He couldn’t quantify how long it took — minutes, certainly, but how many? — but it required some time before he could gather enough information and thinking to perceive, something was wrong, and then to specify what it was. That, he told himself, was because it was morning, he’d not had his coffee, he was hungover, and this was weird. Then his thoughts were, I must be wrong. He sought to understand what was going on by learning how he was wrong.
The thing first noticed was that the sun was coming in the wrong windows. For that to be happening, it had to be past noon. This time of year, the sun didn’t move to the front windows until the mid-afternoon. He’d just arisen, so he must have slept in past noon. That made sense. The clocks said seven oh three, but they must be wrong.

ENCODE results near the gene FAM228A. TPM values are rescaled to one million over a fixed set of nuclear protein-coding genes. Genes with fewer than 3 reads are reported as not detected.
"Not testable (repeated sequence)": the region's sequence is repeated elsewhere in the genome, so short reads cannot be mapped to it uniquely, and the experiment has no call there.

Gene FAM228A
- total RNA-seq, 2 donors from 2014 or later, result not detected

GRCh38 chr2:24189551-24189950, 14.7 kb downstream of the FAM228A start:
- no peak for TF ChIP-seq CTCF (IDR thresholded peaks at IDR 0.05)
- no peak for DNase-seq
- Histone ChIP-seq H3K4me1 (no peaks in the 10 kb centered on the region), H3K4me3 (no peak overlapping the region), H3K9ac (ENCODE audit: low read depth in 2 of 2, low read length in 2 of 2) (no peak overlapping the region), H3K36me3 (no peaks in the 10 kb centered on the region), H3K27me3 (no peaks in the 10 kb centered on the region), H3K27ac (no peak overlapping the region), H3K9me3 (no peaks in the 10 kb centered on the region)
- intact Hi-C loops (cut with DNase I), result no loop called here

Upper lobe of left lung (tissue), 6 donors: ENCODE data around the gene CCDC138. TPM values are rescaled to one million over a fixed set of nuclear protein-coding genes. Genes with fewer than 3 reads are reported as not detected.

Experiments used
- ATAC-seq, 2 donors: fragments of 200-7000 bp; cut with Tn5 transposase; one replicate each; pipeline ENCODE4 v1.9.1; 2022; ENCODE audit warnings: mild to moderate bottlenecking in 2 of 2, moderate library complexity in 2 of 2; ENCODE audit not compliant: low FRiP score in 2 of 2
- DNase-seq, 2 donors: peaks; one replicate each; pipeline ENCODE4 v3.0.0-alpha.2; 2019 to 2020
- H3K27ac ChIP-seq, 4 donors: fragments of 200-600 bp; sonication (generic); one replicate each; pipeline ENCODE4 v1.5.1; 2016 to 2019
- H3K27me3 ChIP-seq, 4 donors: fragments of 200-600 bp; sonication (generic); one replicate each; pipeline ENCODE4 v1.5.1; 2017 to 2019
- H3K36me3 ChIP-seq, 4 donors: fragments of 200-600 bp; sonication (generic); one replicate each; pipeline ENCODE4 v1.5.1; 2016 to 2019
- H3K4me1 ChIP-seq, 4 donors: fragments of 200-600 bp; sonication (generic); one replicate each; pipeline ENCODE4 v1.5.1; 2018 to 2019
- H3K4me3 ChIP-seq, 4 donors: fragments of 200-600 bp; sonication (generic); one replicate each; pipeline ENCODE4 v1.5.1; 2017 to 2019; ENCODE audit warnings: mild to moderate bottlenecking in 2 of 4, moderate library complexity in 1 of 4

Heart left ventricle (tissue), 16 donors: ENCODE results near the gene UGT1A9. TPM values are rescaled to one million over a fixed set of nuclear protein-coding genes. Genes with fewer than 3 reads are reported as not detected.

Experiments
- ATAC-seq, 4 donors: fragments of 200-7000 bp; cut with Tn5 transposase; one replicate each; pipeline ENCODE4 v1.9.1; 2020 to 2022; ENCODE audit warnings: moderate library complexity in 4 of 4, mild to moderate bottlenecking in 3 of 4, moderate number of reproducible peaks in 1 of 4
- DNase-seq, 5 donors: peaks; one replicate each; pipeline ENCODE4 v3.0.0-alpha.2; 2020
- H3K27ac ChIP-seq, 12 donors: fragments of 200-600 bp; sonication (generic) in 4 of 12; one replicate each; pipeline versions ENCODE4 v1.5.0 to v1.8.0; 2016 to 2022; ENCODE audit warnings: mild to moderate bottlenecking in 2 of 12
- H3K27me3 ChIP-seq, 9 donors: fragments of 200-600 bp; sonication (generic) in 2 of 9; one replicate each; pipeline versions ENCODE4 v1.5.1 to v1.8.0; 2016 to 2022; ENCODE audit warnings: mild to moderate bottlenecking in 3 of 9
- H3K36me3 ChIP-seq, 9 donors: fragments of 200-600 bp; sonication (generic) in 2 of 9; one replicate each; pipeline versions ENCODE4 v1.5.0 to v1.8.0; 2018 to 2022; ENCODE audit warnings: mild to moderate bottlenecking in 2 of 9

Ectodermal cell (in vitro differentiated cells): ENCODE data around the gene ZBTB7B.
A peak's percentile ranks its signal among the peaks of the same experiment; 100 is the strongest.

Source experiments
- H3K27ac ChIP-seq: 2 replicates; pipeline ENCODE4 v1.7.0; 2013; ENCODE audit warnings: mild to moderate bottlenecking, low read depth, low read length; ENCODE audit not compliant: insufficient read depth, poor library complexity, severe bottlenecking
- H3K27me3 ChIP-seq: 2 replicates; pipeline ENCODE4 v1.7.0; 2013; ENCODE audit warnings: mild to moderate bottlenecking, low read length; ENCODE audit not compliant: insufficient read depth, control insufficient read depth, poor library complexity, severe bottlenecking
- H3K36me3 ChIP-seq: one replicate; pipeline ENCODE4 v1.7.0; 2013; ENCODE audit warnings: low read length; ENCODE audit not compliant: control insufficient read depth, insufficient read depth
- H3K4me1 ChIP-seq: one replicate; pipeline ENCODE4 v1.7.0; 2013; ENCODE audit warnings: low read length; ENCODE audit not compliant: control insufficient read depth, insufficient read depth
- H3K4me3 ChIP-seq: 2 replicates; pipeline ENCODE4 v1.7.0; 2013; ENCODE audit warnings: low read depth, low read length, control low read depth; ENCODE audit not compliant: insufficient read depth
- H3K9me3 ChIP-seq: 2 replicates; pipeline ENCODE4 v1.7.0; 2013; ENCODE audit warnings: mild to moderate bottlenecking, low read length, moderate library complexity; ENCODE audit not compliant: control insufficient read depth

Armed with a cup of coffee, he went outside to vet further observations. Nothing was really there. It seemed like morning, with the most obvious clues being that his neighbors’ cars were parked as though they had not left for work yet. Unless…was it a holiday?
His Fitbit said it was November fourteenth. He pondered whether he could accept that its calendar was accurate while its time was wrong. Either way, November fourteenth wasn’t a holiday, was it? None that he could recall.
To the computer! It would explain it all. He couldn’t really think what it was going to explain. From his simple observations, the sun was rising in the west.
That didn’t portend anything good for the remains of the day.